F distribution and F-test

Basic Definitions:

F-distribution:

It is the ratio of two independent chi-square variables divided by their corresponding degrees of freedom. When the population variances are equivalent, this simplifies to be the ratio of sample variances.

Analysis of Variance (ANOVA): It is a technique employed to test a hypothesis regarding the means of three or more populations.

One-Way Analysis of Variance: When there is only one independent variable then it is the analysis of Variance. In null hypothesis all population means are equivalent, the alternative hypothesis is that at least one mean is distinct.

Between Group Variation: The variation due to interaction among the samples, represented by SS(B) for the Sum of Squares between groups. If the sample means are very close to one other (and thus the Grand Mean) this will be small. There are k samples comprised with one data value for each and every sample (that is, the sample mean), therefore there are k-1 degrees of freedom.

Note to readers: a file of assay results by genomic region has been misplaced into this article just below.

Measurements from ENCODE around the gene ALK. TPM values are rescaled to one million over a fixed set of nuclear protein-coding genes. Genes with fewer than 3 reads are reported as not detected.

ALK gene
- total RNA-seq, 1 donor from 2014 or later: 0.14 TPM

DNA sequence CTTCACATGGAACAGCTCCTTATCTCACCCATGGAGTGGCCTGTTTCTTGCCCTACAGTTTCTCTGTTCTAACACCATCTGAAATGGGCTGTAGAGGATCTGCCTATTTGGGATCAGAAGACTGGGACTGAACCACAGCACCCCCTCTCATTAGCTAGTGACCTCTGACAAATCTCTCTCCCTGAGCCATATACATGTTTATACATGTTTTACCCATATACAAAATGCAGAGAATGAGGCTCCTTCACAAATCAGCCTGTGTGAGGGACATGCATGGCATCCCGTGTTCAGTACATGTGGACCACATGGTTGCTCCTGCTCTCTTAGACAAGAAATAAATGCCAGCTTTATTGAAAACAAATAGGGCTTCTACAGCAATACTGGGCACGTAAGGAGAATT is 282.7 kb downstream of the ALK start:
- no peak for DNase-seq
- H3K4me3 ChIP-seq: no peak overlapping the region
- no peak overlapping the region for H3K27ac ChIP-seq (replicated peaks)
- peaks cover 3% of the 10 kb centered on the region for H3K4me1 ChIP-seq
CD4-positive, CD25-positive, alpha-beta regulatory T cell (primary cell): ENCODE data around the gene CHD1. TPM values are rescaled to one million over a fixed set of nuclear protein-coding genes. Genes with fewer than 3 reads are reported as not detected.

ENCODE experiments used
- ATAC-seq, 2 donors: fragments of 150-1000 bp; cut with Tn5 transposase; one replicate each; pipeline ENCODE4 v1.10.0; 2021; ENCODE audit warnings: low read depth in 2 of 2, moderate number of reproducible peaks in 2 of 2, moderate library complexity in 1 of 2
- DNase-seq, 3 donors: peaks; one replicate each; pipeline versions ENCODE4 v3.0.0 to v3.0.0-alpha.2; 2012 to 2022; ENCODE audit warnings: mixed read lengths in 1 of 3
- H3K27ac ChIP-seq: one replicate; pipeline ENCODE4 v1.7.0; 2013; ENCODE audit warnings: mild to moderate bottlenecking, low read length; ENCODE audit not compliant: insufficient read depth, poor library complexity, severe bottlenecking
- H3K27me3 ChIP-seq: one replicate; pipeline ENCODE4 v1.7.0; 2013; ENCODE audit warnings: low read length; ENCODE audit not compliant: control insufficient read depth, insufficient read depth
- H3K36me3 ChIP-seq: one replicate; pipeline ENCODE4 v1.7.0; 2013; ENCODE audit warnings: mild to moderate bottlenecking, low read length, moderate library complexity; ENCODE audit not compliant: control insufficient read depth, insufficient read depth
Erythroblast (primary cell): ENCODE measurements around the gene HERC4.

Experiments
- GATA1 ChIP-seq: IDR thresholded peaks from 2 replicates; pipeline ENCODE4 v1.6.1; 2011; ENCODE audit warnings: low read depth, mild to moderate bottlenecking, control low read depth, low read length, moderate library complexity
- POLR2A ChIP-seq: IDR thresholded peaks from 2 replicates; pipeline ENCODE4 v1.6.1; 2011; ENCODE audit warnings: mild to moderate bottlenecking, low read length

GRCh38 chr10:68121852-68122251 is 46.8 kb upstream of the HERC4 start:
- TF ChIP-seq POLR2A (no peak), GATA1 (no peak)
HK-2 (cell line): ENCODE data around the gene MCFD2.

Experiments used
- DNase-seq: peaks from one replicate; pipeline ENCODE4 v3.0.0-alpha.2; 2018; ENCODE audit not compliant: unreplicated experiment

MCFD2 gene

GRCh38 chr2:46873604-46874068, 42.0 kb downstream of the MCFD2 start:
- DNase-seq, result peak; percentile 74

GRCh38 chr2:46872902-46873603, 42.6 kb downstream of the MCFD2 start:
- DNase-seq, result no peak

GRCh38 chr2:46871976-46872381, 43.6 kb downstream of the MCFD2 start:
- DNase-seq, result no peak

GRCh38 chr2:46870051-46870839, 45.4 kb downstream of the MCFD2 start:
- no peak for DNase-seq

Between Group Variance: It is a variance due to the interaction between samples and is represented by MS(B) for Mean square between groups. This is the middle group variation which is divided by its degrees of freedom.

Within Group Variation: It is the variation due to differences in individual samples and is represented by SS(W) for Sum of Squares within the groups. In this the sample is considered independently and there is no interaction between the samples. The degrees of freedom are equivalent to the sum of individual degrees of freedom for each sample. As each sample has degrees of freedom equivalent to one less than their sample sizes, and there are k samples, therefore the total degrees of freedom is k less than the net sample size: df = N - k.

Within Group Variance: It is the variance due to differences in individual samples and is represented by MS(W) for Mean Square within the groups. It can be computed by dividing the group variation by its degree of freedom.

Scheffe' Test: A test which is used to find where the differences between means lie whenever the analysis of Variance points out the means are not all equivalent. The Scheffe' test is usually used whenever the sample sizes are distinct.